Maybe it’s social media and feeling the need to constantly update feeds with click bait posts, or the psychological need for self-actualization but this era seems to be the one mostly involved in the social charge for all types of rights. Sometimes, even resulting in people picking them up and dropping them haphazardly when the feel-good high dissipates.
It’s human nature to want to feel as if you are part of the greater good and perhaps this is why fashion is taking advantage of the new era charm. After all, fashion is always a genuine reflection of the times.
About two weeks ago, I purchased a t-shirt from Pull and Bear with the slogan ‘Fight Like a Girl’. I have always felt particularly uneasy about buying the more popular one with the word ‘Feminist’ on it, because I don’t think my contributions to society have afforded me such a title. The pro-women’s rights t-shirt has enjoyed consistent popularity since Trump’s inauguration. Recently, I came across jeans being sold at Topshop, a popular British retailer, with the words ‘Fake News’ down the two sides. The term was made popular by America’s current president.
The manipulation of anything slightly iconic by the fashion industry can be seen as both rudimentary and clever. One can argue that thus modelling the jeans means they promote the breakdown of anything factual, while on the other hand it could just be a sartorial take on current news, which implies that we are now all living in our delusional fashion bubble. Would I wear the pants? Probably not, because of its obvious alignment. It’s almost the same as adapting a whole new aesthetic just to stay in trend, but it also presents the chance for social movements to lose their integrity.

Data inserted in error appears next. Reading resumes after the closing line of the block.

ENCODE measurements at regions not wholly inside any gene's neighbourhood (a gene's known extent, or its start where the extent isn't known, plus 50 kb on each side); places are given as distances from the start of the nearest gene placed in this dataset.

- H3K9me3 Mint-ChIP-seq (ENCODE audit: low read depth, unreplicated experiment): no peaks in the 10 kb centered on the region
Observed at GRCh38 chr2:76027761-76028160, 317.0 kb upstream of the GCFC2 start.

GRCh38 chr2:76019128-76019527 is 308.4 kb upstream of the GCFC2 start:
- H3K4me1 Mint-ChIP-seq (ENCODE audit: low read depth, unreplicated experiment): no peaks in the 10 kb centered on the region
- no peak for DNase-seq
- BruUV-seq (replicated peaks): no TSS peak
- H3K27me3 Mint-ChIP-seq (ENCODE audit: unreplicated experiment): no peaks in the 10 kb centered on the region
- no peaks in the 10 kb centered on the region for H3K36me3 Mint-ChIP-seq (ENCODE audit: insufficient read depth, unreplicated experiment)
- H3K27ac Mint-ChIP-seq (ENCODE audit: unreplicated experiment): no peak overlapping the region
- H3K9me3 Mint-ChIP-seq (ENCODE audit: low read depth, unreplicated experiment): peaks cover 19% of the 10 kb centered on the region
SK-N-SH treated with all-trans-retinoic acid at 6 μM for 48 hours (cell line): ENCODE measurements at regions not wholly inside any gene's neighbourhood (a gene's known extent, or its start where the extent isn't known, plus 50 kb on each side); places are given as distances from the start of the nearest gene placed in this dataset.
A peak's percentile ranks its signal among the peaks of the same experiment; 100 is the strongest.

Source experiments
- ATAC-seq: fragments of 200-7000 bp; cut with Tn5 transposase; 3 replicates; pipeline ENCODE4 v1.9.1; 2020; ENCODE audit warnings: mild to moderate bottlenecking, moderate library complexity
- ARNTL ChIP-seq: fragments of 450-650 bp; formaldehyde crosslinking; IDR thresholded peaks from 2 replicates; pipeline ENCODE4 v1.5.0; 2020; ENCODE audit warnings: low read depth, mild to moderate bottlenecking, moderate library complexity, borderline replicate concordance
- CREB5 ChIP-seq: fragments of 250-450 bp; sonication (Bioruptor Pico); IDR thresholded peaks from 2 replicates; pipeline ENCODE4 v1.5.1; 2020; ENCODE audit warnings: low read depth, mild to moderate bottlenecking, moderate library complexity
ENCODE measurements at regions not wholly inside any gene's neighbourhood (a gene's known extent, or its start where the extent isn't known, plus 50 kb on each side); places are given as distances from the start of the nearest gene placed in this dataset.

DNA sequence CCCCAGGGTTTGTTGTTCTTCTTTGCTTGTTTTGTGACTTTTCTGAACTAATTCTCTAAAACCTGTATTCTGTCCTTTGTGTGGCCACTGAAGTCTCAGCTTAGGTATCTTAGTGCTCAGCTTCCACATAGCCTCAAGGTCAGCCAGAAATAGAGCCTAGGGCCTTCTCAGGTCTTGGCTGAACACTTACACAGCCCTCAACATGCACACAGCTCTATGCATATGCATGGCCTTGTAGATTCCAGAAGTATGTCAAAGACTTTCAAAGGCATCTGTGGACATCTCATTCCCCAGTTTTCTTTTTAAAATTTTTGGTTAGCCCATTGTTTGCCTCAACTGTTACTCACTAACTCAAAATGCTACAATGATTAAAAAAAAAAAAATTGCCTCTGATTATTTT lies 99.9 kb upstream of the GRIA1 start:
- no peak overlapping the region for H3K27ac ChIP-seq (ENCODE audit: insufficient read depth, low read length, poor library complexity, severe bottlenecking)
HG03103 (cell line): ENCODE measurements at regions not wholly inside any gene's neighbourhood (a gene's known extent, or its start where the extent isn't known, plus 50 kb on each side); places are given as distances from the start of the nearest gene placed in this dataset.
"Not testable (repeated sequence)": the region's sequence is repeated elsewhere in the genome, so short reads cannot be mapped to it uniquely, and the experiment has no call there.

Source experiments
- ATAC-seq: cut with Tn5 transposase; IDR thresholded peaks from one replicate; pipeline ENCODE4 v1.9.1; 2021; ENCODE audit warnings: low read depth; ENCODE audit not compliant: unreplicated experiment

Such trends represent a shift, however, as fashion becomes less about style-influenced silhouettes and craftsmanship and more about language. This makes it much easier for brands to reach wider markets. Take for instance, a brand like Off-White, which started out relatively recently and managed to climb to the top of the fashion hierarchy by basically splashing words onto accessories and clothing. While it’s good for emerging designers to get their foot in the door it discards the need for the creative process and becomes fully dependent on popular culture.
The trickle-down effect could even be seen during the recently held couture week at Valentino’s show. Arguably the best one I’ve seen, it still echoes the notion that fashion has become incredibly simplistic with just a few sparks here and there. In an interview with the New York Times Pier Paolo Piccioli who designed the couture collection said, “The essence of the dream of couture is its past.” He also claimed, “I was not a kind of kid who had a grandma who owned couture. So I wanted to take elements of classic couture—volumes, ruffles, bows—but do them in the lightest way possible, because it is only when you confront your past then you can face your future.” In addition to this, he named each look after the seamstress who worked on the garment. While it is couture and the recognition is applicable, the move also reflects how our clothes today lack intimacy with their makers and the reality that fashion has become quite robotic without much thought for its players. After all, how do you compare a cheap, plain, white tee with the words ‘Fight like a Girl’, which may have been made in a sweat shop, to well-constructed, ethically-made trousers. While popular and easy to come by this political, casual stage in fashion isn’t going to be really memorable.